In 2008, the Democratic Senatorial Campaign Committee attempted to recruit a governor, an attorney general, and four congressmen to run against Elizabeth Dole. When they came up short, most observers understood it as a recruiting failure. What is more striking in the context of today’s party politics, however, is the depth of the Democratic bench at that time. Today Democrats barely have four sitting congresspeople, let alone potential Senate recruits. A decade of defeats has hollowed out the Democrats’ repertoire of future candidates while the NCGOP finds itself brimming with recruits.

A dozen years after the party’s last North Carolina Senate win, the D.S.C.C. tried to recruit Attorney General Josh Stein as their standard bearer against the state’s weak incumbent Senator, Thom Tillis. Stein wisely passed on the race. After he and former U.S. Secretary of Transportation Anthony Foxx declined to run against Tillis, the ensuing search for a candidate was like a thirsty man’s desperate quest for an oasis in the middle of a desert. In the end they settled on Cal Cunningham, an underqualified empty suit who lost ignominiously.

Looking forward, few top-tier candidates are easy to see on the horizon. For one thing, Democrats have gotten so thoroughly obliterated in rural areas that the old model of geographical crossover appeal is defunct. This makes it even less likely that they will be able to pry the Agriculture Commissioner’s office from Steve Troxler and his fun, tractor-shaped bumper stickers. In suburban areas, the party has a number of talented state legislators, but none of them have run at a level above the General Assembly and the record of legislators going straight to Senator or Governor is uninspiring. Consider Cal Cunningham and 2004 Republican gubernatorial nominee Patrick Ballyntine.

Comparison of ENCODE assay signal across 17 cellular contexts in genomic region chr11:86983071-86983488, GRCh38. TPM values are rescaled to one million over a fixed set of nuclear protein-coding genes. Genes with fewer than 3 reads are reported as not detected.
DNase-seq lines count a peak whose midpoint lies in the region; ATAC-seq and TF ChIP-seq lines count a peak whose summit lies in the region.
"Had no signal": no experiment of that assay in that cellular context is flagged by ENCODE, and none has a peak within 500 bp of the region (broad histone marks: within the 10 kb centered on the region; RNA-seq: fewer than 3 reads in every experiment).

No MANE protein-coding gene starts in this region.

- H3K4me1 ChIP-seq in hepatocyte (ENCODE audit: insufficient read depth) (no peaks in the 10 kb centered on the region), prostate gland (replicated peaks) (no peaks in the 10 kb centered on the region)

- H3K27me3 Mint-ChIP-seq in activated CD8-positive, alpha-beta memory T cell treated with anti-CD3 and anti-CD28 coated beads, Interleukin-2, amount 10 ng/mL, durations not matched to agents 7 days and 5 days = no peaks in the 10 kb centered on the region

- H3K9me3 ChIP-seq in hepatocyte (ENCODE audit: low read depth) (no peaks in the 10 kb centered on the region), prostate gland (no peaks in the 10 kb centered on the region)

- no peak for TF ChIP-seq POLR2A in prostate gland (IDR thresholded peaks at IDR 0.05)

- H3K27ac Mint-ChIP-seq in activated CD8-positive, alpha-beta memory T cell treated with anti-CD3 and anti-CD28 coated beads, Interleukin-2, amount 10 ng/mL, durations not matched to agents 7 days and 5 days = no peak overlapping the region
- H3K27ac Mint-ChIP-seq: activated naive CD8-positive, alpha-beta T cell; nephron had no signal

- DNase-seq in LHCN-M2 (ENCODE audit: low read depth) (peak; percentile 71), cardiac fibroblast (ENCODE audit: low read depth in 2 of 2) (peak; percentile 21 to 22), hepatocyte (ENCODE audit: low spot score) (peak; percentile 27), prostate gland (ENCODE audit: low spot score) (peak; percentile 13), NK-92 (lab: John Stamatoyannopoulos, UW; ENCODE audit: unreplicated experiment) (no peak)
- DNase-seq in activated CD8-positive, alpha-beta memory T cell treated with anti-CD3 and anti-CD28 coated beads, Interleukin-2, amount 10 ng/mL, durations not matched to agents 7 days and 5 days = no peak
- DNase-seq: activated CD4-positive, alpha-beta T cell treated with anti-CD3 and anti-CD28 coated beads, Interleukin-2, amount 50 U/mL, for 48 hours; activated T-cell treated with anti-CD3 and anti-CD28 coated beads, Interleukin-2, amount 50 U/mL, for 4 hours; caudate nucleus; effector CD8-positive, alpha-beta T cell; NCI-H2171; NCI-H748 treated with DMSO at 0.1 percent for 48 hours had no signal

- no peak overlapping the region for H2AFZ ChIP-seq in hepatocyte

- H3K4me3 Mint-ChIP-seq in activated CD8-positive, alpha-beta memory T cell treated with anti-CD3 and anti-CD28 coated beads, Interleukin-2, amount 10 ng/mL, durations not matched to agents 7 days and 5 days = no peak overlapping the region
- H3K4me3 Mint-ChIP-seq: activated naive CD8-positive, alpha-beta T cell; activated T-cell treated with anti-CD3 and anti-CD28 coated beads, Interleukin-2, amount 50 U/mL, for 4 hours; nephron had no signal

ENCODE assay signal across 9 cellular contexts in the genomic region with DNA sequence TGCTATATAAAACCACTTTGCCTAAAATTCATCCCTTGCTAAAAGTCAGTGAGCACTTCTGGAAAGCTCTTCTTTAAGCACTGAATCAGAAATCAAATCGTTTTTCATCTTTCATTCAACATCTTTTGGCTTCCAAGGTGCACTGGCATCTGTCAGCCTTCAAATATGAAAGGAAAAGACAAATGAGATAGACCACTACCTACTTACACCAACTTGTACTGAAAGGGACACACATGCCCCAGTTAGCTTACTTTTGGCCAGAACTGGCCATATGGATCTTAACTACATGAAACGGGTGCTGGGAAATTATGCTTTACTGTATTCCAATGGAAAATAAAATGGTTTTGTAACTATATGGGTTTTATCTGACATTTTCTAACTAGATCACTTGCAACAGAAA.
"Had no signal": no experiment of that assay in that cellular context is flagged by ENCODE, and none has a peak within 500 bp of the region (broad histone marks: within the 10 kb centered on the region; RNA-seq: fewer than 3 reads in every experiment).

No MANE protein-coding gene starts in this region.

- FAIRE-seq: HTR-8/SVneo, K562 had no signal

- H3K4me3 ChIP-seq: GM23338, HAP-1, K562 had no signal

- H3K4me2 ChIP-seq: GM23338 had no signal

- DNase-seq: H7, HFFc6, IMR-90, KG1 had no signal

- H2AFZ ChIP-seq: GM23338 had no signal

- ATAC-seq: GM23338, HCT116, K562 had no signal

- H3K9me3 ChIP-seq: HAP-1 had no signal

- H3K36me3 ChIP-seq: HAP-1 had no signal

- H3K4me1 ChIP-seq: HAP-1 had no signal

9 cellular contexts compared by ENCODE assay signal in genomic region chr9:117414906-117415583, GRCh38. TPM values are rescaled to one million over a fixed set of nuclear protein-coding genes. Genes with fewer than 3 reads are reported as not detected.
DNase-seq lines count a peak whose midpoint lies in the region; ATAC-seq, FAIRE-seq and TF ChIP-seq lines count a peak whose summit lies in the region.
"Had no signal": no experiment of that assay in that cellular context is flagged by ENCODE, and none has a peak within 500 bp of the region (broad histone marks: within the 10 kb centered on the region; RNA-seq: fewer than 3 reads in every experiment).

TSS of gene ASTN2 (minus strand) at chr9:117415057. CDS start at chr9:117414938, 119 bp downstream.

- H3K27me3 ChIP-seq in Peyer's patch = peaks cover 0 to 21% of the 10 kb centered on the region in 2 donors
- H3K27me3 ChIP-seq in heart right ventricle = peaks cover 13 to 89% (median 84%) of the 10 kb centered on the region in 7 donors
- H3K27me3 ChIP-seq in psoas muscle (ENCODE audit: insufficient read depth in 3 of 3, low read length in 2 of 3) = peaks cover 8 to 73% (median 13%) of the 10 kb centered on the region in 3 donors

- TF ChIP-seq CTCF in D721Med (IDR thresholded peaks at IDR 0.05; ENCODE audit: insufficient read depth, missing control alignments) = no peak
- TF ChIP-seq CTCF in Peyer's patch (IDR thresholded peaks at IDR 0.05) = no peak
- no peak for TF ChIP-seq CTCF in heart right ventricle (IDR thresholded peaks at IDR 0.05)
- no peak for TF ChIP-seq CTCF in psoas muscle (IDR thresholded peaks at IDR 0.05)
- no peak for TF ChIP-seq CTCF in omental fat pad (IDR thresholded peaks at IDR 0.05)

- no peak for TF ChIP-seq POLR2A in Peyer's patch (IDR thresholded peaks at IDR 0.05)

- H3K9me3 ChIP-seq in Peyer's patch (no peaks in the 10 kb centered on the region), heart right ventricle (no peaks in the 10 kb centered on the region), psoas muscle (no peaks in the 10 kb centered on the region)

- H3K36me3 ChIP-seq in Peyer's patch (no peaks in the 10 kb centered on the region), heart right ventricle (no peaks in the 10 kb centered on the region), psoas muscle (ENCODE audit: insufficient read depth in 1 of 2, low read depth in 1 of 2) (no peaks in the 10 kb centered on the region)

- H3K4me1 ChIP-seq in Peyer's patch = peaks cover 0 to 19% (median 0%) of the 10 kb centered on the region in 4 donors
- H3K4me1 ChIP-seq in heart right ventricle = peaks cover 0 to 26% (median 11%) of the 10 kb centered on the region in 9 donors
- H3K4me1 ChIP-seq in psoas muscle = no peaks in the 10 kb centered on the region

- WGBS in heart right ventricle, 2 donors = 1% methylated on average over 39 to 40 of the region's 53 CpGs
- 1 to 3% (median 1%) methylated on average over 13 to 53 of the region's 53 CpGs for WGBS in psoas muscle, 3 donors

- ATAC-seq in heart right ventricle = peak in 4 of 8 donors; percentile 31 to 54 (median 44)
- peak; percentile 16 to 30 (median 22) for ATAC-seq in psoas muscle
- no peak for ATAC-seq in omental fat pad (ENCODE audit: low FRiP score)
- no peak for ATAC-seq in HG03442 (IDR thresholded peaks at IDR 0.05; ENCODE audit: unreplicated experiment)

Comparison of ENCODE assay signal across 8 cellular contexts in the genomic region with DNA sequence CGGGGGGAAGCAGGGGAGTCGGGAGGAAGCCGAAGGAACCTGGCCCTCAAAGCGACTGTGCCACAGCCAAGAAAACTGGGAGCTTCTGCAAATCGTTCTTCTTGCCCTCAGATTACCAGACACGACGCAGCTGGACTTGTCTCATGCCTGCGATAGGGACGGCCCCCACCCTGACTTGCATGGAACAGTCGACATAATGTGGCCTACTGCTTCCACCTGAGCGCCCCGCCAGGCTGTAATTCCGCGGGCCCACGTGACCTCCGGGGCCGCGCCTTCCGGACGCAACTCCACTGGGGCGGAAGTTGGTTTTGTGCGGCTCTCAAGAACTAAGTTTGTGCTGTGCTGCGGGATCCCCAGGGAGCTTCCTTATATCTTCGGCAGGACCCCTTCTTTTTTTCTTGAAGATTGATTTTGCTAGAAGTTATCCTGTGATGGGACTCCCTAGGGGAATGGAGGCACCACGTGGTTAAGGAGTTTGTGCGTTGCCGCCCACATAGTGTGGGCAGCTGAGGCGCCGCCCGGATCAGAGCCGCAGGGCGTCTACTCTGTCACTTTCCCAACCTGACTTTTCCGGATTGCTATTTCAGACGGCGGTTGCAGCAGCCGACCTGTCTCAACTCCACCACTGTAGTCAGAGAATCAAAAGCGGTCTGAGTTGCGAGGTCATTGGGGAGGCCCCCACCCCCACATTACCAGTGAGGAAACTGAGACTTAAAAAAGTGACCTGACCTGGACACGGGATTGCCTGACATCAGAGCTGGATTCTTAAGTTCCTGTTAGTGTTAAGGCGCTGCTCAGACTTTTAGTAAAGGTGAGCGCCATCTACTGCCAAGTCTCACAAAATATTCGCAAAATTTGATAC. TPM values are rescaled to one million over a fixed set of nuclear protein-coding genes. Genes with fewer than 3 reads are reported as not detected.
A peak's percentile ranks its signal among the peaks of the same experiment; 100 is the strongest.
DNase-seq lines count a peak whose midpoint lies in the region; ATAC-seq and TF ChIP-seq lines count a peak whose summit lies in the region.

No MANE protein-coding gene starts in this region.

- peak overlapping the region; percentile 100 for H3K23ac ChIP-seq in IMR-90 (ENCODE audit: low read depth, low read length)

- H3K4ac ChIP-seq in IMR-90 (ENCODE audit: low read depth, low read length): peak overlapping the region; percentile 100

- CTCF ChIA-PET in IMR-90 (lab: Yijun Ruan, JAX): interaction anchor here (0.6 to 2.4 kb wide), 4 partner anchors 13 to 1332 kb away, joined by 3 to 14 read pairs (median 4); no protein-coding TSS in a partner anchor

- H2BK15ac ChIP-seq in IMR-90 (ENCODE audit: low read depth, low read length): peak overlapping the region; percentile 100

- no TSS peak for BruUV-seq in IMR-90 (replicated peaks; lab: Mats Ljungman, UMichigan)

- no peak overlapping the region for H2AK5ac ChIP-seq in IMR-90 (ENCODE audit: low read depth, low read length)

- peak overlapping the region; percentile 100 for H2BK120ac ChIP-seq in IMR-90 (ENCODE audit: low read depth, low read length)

With the congressional map likely to get even worse after this round of redistricting, Democrats will likely have to find other places to develop candidates. There’s a clear way to do this: emphasize local government. In urban areas across the state Democrats are increasingly the dominant party. The mayors of the larger cities, such as Charlotte’s impressive Vi Lyles, would enter any statewide race formidably. But even in “red” counties, pockets of Democratic support often exist in higher-educational or local government centers. A good example is Beaufort Mayor Rett Newton, who’s currently running for U.S. Senate.

Let’s say Josh Stein had run for Senate and won. Whom would Democrats nominate for governor in 2024? One must admit that the answer is not obvious. After years of gerrymandering and electoral defeat, the party finds itself bereft of the portfolio of recruits that was so strong the last time they had a truly good year. But the changing dynamics of the state offer a clear avenue for rejuvenation. Local government is now what state government was in decades past, a stronghold of Democratic leadership. As they strive to rebuild their candidate pipeline, Democrats should look to the cities, towns and hamlets of the state for the next generation of the Donkey Party.

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